Rex Omar explains the process of distributing GHAMRO royalties to the artist who criticizes him
Veteran highlife artist Rex Omar has detailed how the Ghana Music Rights Organization (GHAMRO) tracks the airplay of songs by artists registered with the institution to help allocate royalties due to them. due.
Rex Omar noted that the distribution system has been totally changed, therefore they no longer look at the number of albums the artist has or how long they have been registered with the institution to decide how much to pay. “Now the number of your songs that get played will determine how much money we give you,” he said.
Interviewed on Showbiz Xtra by host, Doctar Cann on Happy FM, he explained how GHAMRO keeps track of songs playing on radio and TV stations across the country.
He revealed that GHAMRO is now affiliated with an Irish company that records all radio stations and their activities, and this is how they are able to keep track of the songs that are played.
“It shows us which song was played from which artist, what time it was played, how long the song was played, the radio station that played the song and all the other details so at the end of the day, the system will aggregate the number of each artist’s songs that have been played and then from the logging we know which artists to pay and how much to pay them,” he redacted.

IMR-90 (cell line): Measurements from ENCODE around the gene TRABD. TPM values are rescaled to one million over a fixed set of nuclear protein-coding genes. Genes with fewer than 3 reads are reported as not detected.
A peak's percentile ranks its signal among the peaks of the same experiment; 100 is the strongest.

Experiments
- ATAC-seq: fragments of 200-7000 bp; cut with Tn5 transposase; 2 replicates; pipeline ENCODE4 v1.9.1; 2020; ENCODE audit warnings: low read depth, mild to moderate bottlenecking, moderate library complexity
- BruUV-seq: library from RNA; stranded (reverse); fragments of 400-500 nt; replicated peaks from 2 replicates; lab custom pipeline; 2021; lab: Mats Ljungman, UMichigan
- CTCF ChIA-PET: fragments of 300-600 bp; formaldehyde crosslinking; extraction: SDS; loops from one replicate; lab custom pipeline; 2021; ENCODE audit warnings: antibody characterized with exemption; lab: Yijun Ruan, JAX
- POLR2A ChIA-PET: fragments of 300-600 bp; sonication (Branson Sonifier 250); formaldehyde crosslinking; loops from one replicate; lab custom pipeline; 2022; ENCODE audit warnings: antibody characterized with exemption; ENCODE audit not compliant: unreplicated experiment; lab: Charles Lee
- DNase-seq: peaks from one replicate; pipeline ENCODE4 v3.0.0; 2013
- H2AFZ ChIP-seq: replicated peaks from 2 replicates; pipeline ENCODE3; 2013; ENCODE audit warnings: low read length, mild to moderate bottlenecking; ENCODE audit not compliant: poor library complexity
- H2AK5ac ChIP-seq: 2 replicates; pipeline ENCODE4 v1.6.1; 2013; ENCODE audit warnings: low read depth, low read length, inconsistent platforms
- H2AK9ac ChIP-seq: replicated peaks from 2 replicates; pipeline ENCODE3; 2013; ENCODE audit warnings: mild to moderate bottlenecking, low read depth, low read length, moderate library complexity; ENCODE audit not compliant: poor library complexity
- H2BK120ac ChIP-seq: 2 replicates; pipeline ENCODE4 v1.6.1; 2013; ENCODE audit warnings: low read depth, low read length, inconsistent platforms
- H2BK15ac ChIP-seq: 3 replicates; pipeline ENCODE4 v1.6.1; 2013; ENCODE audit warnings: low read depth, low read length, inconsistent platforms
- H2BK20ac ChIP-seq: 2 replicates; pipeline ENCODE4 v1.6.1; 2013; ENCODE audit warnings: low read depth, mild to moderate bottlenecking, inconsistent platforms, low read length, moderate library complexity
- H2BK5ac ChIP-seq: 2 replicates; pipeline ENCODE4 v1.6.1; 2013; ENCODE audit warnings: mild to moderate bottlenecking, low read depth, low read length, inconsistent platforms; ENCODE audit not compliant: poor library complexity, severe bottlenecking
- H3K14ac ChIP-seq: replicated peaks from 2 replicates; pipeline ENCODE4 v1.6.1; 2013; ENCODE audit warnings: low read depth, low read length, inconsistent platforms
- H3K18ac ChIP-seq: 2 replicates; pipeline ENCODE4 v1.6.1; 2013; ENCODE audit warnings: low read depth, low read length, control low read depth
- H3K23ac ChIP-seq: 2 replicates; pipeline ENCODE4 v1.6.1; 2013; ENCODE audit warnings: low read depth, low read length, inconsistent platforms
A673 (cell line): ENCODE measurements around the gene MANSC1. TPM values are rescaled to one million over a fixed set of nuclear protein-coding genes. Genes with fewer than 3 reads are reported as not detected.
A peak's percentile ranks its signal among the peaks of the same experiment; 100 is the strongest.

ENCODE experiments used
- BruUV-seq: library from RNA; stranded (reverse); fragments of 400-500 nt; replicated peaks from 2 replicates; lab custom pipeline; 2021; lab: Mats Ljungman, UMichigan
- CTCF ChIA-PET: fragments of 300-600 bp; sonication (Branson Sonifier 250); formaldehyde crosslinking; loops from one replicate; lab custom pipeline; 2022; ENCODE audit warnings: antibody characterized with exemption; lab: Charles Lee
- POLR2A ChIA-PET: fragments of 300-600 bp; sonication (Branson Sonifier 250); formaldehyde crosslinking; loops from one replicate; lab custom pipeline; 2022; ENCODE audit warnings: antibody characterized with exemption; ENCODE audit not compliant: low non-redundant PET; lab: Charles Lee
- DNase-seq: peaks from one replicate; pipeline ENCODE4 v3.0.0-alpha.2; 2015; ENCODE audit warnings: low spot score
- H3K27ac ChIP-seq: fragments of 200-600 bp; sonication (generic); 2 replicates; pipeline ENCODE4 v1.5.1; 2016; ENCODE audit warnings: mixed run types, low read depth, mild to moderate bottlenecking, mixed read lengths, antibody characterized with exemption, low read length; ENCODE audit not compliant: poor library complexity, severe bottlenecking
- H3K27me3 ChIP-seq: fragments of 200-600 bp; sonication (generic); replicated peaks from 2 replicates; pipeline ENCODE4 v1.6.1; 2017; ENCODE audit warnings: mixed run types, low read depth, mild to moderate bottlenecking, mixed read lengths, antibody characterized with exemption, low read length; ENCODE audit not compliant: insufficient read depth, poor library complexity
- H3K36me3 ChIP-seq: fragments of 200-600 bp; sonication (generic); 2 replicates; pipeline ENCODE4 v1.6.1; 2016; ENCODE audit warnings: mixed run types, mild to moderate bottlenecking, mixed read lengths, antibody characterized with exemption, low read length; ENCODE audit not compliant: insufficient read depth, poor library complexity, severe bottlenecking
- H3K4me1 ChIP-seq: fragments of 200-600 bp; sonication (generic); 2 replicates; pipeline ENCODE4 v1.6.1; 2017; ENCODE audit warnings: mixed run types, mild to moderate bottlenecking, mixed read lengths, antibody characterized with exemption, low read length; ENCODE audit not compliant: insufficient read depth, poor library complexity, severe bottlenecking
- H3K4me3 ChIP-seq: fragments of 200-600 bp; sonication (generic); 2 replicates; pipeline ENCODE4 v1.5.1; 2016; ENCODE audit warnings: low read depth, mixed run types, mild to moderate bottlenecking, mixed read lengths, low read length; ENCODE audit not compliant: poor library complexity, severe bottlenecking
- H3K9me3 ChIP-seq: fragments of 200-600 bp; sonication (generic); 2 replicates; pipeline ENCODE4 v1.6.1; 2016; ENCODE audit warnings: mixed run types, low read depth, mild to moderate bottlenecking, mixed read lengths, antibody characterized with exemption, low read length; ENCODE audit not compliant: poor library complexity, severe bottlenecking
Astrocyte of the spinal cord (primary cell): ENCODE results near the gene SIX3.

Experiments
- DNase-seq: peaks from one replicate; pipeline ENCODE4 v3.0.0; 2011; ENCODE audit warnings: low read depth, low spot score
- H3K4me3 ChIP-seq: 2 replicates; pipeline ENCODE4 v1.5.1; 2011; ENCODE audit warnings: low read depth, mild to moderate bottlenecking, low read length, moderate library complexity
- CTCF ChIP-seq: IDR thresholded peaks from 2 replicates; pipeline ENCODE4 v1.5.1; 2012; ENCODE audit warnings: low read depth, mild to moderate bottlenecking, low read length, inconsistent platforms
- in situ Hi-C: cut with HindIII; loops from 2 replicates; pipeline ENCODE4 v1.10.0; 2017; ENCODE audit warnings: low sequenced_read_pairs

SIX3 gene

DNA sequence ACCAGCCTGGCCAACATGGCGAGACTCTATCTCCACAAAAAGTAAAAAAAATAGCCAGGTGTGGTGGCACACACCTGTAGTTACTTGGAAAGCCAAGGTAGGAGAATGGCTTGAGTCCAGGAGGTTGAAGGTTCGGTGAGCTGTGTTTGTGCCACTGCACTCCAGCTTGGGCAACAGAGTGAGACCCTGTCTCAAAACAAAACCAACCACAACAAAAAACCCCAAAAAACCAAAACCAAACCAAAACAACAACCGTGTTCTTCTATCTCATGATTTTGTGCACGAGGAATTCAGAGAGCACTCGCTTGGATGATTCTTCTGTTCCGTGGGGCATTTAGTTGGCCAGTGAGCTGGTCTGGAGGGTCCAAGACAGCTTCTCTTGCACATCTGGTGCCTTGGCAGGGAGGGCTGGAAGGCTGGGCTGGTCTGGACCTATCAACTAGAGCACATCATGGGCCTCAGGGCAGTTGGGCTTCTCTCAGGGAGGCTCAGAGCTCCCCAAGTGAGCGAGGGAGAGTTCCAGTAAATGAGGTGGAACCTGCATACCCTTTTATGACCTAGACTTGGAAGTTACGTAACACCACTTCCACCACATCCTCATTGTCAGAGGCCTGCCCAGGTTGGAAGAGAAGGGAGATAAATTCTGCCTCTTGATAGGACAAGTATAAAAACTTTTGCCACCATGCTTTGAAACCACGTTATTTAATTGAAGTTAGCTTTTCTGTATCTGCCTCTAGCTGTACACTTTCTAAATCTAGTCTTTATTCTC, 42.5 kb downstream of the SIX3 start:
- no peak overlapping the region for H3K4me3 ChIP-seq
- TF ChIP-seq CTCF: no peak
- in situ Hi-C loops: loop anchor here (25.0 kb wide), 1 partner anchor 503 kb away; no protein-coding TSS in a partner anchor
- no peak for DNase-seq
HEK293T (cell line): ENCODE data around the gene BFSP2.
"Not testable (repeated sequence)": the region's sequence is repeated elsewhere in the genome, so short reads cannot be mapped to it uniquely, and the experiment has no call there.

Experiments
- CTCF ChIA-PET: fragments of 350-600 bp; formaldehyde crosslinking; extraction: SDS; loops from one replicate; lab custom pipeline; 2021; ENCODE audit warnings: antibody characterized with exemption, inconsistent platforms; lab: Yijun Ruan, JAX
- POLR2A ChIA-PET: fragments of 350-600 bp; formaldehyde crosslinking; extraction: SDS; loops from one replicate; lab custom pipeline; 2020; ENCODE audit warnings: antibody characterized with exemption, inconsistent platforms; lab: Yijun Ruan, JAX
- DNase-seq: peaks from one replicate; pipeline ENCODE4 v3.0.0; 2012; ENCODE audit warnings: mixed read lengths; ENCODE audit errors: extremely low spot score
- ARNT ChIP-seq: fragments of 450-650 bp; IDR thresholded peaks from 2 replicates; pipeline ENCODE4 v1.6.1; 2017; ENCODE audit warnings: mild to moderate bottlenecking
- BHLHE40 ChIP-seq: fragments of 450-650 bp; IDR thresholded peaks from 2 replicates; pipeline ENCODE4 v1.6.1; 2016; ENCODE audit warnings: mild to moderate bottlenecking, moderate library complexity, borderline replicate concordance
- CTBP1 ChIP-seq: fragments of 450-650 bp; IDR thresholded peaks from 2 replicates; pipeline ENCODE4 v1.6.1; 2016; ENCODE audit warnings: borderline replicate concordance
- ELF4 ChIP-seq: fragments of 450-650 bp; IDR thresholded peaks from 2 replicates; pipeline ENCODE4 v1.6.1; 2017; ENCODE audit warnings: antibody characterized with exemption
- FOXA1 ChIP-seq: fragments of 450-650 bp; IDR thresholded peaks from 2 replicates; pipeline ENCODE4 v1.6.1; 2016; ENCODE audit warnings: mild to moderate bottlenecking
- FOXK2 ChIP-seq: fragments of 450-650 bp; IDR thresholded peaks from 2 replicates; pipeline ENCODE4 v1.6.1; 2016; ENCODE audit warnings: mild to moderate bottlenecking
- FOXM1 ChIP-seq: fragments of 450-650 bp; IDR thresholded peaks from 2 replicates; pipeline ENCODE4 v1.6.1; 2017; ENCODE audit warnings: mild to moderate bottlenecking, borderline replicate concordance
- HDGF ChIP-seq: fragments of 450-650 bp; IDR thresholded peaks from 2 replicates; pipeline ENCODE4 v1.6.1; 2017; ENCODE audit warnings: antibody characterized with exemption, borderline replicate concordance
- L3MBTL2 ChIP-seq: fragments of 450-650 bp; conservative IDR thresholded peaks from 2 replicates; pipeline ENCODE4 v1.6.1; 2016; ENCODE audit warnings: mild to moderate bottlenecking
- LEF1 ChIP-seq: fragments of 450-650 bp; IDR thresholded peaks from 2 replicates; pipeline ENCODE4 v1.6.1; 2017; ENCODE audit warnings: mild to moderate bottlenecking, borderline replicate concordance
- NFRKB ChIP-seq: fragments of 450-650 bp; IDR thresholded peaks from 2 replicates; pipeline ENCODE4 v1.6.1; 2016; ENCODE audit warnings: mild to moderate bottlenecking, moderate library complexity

Also talking about distribution, he told Doctar Cann that “Last December we recorded over 131 radio stations across the country and we know that some people’s songs are played at parties but not on the radio. , so with the money we made from it, in order not to disrupt the system and people complaining that we only pay those whose songs have been recorded, we decided to give 60% to each recorded musician so that the 40% goes to those whose songs have been recorded”.
Rex added that the GHAMRO has signed another contract with a South African company called CAPASSO which collects royalties from digital platforms and remits them (GHAMRO), therefore he assured that the artists will receive a lot of money and that the issue of royalties not being paid will soon be a thing of the past.